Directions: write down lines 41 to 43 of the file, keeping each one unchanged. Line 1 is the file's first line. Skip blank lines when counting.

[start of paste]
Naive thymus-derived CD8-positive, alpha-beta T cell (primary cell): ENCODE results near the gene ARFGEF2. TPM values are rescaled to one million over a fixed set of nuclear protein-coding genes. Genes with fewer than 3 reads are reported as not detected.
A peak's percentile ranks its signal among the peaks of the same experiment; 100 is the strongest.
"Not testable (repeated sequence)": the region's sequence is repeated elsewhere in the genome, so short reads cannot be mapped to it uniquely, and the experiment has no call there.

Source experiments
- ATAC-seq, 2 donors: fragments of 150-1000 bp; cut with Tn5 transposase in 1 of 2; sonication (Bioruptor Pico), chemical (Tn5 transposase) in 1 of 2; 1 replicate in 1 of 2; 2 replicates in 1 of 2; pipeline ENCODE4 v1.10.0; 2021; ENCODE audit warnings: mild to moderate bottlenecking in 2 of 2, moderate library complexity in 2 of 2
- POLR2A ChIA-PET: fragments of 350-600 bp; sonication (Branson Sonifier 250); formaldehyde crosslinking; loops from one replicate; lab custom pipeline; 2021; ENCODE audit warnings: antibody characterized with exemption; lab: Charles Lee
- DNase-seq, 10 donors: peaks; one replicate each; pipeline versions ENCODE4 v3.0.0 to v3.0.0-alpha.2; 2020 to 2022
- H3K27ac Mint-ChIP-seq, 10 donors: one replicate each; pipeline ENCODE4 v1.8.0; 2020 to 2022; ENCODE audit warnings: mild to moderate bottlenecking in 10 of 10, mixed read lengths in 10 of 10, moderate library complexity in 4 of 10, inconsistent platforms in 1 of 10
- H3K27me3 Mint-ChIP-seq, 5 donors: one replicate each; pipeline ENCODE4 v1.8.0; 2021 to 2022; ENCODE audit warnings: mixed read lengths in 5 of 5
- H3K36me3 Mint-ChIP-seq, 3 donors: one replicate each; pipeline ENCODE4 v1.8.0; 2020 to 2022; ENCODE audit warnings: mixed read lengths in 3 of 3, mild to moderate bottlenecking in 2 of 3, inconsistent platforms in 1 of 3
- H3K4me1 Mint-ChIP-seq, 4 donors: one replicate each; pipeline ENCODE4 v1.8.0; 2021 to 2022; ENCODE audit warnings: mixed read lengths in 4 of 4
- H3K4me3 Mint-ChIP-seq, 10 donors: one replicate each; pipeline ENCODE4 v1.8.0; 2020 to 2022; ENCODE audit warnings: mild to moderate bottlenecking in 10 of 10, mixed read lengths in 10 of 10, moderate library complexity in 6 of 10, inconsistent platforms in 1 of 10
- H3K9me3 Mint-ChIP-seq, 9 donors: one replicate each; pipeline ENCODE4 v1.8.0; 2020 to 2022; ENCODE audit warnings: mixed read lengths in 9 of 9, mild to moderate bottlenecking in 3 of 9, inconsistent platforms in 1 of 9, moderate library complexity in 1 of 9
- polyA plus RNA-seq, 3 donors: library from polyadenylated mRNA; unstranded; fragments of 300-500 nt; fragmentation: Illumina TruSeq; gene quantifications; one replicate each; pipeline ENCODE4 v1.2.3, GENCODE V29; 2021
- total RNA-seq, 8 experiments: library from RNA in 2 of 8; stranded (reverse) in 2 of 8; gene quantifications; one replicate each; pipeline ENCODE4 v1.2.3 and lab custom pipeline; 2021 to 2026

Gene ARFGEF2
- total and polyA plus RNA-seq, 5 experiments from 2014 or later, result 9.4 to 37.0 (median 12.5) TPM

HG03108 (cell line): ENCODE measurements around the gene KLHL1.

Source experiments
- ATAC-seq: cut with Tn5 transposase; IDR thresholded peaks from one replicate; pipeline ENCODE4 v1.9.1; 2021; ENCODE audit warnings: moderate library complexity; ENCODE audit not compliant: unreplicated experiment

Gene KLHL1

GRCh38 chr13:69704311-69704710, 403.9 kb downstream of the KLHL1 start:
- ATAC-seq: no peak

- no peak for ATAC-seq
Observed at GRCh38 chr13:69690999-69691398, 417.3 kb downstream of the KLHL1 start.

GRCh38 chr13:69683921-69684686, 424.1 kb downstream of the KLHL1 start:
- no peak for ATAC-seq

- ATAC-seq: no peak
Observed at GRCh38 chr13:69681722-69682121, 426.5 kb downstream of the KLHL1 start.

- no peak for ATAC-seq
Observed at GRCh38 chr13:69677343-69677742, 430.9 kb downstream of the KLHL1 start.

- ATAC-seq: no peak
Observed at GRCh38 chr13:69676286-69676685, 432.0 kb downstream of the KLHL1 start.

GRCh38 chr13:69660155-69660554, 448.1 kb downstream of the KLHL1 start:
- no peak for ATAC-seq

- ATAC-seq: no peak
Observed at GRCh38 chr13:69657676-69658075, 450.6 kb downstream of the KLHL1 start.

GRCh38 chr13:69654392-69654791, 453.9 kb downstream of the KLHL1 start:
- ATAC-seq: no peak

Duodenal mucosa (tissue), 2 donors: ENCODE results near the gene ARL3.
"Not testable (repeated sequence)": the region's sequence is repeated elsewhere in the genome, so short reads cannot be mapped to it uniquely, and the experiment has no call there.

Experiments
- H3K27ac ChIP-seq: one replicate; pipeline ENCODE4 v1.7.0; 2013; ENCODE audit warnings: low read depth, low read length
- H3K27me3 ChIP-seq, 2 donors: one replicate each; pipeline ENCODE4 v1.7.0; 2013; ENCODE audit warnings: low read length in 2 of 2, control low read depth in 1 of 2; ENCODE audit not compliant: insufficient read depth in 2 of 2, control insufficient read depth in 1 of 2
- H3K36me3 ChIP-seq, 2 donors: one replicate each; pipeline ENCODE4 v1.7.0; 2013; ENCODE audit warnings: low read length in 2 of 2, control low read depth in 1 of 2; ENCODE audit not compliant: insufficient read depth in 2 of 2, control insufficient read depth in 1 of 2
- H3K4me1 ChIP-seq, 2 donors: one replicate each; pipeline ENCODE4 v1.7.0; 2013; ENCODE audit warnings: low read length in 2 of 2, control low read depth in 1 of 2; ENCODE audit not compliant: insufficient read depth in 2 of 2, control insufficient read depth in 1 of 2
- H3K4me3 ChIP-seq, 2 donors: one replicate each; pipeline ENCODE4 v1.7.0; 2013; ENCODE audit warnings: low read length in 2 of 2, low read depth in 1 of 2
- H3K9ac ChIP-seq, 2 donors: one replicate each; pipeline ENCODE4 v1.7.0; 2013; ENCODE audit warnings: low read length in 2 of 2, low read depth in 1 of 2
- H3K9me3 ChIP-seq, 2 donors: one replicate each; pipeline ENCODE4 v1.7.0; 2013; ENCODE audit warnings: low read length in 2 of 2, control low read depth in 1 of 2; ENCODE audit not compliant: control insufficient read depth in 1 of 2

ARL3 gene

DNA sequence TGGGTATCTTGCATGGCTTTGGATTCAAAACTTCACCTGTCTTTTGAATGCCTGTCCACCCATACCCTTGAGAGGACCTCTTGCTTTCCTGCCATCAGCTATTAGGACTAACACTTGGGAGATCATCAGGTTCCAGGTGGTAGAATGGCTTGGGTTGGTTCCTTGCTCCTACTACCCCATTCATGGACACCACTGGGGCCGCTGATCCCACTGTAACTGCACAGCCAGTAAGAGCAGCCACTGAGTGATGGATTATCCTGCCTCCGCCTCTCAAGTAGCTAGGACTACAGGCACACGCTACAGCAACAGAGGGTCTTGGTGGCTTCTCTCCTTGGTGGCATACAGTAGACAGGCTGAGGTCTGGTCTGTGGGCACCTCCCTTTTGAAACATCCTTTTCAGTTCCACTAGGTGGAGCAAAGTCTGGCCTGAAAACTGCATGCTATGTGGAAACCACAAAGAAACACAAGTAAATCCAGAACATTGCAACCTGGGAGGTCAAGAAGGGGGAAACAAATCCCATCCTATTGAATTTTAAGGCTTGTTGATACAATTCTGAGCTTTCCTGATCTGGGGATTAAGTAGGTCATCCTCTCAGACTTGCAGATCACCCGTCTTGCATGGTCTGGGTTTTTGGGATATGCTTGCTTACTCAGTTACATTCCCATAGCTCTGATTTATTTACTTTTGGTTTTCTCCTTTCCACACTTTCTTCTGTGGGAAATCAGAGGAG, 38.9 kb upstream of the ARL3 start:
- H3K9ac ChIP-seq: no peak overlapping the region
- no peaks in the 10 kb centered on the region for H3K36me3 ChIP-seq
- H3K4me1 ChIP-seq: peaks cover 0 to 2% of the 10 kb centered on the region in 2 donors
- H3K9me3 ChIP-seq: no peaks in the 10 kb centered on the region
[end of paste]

"Not testable (repeated sequence)": the region's sequence is repeated elsewhere in the genome, so short reads cannot be mapped to it uniquely, and the experiment has no call there.

Experiments
- H3K27ac ChIP-seq: one replicate; pipeline ENCODE4 v1.7.0; 2013; ENCODE audit warnings: low read depth, low read length